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New Member

QOS basics

I am kind of new to QoS, purposefully avoiding it as long as possible. I have read the design guides and have a few questions.

1. Is one way QoS a good thing? Or should it be bidirectional?

  example: I am marking traffic between two hosts as AF21, the traffic from host B to host A gets marked properly, but the return traffic Host A to Host B is marked as default.

2. Should I have to mark up any routing traffic; or should my Cisco routers and switches automatically mark it as Class 6 or 7 for me?

3. Marking source, should I mark at my switches, or should marking traffic at all of my routers (MPLS network) be sufficient?

4. Not marking traffic at all on my core switch, could this cause an issue; currently everything is getting set to Default as it goes across the switch.




1. it depends in what

1. it depends in what direction is congestion

2. it depends how your mpls provider passes the data through its network

New Member

I really don't see congestion

I really don't see congestion on the links. Not what I would suspect to be congestion. But shouldn't the return traffic be just as important as the traffic towards the servers, or more important since it is the data we are really concerned about?


Our two Data centers are the same way, they are connected by a Metro Ethernet connection and traffic is prioritized towards the one data center, but not the other one. Again shouldn't the priority be bi directional?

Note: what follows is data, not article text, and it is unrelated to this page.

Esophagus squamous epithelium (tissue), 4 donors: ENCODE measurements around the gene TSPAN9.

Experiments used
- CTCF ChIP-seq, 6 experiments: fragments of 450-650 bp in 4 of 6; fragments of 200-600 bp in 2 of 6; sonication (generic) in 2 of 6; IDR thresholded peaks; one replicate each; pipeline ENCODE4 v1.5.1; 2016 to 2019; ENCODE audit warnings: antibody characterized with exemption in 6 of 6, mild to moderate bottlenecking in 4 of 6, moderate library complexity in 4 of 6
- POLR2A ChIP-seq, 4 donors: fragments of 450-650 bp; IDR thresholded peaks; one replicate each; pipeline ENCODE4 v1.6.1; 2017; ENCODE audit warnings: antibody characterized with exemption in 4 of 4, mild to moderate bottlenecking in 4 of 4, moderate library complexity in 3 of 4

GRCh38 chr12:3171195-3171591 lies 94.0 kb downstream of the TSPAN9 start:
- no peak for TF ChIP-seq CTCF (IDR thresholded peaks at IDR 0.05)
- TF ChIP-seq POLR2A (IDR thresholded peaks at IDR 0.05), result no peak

Super Bronze

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#1 QoS can be a very good thing!  "Or .. bidirectional?"  Unsure why you preface an "or", but bidirectional, ideally, should be used.

#2 Depends on the device and protocol.  Often Cisco devices will mark some.  If not, you can mark.  (Also, you might need to provide [configure] "special" treatment even if the device auto marks.)

#3 The ideal is to mark (and verify) as early is possible.  But it's not required to use QoS.  (You can do QoS without markings.)

#4 Cores often don't mark, at that point within the network, they often "trust".  Cannot say what impact ". . . everything is getting set to Default as it goes across the switch."


BTW, QoS markings are just a "shortcut" when looking at frames/packets for QoS processing.  QoS markings aren't required to provide QoS treatments and QoS markings (alone) don't often guarantee QoS treatment.

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